Before Covid-19, we were already debating equity and fairness in the UK, linking it to the meaning of what we do in the economy.
It will mean we focus more on charities, non-profits, social enterprises, and businesses that are doing the right thing for their communities and wider stakeholders.
In turn there is a challenge to charities to become more inclusive. Young people volunteer less, and take less satisfaction, from their activity. People from ethnically diverse communities feel the same. One of the biggest challenges is to help people from these communities feel included.
It continues to be controversial that independent schools have charitable status. Governors and school trustees will be asked: what is their charitable purpose? Are they producing children who will take part in our communities effectively? Are they partnering with other schools to help the widest group of children flourish? The challenges of working during lockdowns have highlighted the inequality of education in the UK but also the value of great schools of whatever status focused on education, well-being and understanding of the wide contribution their students can make to our society.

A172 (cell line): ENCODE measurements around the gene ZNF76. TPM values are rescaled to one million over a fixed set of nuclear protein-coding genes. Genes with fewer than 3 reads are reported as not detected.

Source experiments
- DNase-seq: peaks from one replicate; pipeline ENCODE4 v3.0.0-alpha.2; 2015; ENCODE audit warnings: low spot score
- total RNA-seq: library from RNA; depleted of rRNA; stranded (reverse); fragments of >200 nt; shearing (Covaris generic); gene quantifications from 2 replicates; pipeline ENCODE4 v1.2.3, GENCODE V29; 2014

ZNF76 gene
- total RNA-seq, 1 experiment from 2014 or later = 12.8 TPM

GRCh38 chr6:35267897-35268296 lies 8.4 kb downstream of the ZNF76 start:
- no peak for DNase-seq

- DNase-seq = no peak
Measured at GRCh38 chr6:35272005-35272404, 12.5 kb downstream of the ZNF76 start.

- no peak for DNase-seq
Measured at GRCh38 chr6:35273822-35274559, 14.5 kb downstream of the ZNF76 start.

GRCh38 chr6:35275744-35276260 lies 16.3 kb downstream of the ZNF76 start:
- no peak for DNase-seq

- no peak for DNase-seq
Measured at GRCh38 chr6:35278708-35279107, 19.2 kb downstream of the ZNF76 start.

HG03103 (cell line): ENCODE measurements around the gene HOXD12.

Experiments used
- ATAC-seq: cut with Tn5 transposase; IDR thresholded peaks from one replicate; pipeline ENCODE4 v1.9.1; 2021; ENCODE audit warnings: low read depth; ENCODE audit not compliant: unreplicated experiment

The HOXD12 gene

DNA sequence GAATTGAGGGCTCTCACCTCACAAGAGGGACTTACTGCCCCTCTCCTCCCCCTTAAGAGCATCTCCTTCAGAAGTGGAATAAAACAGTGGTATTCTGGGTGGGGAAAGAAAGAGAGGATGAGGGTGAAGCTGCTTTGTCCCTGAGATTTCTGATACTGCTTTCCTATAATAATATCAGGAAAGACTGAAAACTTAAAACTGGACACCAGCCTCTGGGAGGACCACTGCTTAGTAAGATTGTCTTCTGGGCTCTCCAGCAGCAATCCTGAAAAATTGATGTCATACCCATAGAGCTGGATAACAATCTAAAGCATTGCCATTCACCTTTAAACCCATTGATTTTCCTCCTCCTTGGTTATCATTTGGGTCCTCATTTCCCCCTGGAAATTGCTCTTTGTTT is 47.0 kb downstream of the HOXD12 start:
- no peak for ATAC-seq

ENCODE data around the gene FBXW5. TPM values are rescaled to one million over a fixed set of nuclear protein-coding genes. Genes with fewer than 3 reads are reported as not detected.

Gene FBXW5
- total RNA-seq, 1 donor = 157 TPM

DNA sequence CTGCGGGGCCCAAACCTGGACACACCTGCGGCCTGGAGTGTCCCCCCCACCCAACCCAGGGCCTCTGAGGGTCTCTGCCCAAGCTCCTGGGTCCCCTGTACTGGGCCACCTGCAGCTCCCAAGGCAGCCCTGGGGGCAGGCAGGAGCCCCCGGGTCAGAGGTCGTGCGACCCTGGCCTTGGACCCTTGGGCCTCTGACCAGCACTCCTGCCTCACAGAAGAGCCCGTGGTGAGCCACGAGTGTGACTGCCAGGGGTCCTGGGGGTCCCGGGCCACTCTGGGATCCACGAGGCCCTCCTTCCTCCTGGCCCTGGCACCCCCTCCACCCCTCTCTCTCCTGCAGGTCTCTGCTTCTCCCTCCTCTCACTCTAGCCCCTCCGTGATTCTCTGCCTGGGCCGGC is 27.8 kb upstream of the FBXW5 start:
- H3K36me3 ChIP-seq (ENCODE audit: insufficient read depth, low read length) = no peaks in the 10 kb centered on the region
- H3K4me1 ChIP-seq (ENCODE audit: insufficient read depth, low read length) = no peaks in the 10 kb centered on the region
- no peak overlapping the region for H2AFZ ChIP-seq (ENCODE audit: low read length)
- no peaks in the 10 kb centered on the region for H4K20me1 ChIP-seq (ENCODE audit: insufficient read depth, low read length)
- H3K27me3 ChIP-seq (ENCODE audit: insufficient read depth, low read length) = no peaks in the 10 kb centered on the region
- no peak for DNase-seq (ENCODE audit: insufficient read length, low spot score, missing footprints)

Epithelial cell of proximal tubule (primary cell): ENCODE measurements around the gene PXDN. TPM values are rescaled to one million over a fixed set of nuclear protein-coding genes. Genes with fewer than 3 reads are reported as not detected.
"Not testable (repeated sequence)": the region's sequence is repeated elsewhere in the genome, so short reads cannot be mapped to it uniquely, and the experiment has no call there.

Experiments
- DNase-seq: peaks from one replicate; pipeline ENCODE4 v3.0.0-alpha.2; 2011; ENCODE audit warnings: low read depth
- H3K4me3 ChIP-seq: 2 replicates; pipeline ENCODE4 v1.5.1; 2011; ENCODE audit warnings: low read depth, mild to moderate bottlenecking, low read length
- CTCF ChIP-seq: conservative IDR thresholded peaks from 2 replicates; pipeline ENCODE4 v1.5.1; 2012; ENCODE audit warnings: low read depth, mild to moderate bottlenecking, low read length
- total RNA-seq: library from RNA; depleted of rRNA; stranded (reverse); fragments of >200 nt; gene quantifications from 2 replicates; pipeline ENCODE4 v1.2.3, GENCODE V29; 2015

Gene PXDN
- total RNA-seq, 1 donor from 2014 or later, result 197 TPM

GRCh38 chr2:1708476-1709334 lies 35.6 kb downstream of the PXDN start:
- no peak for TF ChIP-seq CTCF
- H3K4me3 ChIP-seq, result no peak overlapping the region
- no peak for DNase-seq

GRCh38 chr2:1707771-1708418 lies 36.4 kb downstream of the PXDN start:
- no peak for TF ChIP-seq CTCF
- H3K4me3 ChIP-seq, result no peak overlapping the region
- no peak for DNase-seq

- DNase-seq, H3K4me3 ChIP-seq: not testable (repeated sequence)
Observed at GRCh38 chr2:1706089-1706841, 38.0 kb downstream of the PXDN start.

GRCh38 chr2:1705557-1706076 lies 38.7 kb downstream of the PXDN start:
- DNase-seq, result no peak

Short term, there will be a tension between people needing to look after themselves or their loved ones, and having empathy for others. But my experience as a volunteer, charity trustee, and at NatWest, has shown me most humans value fairness. Our commitment is stretched in places, but it has the resilience to spring back.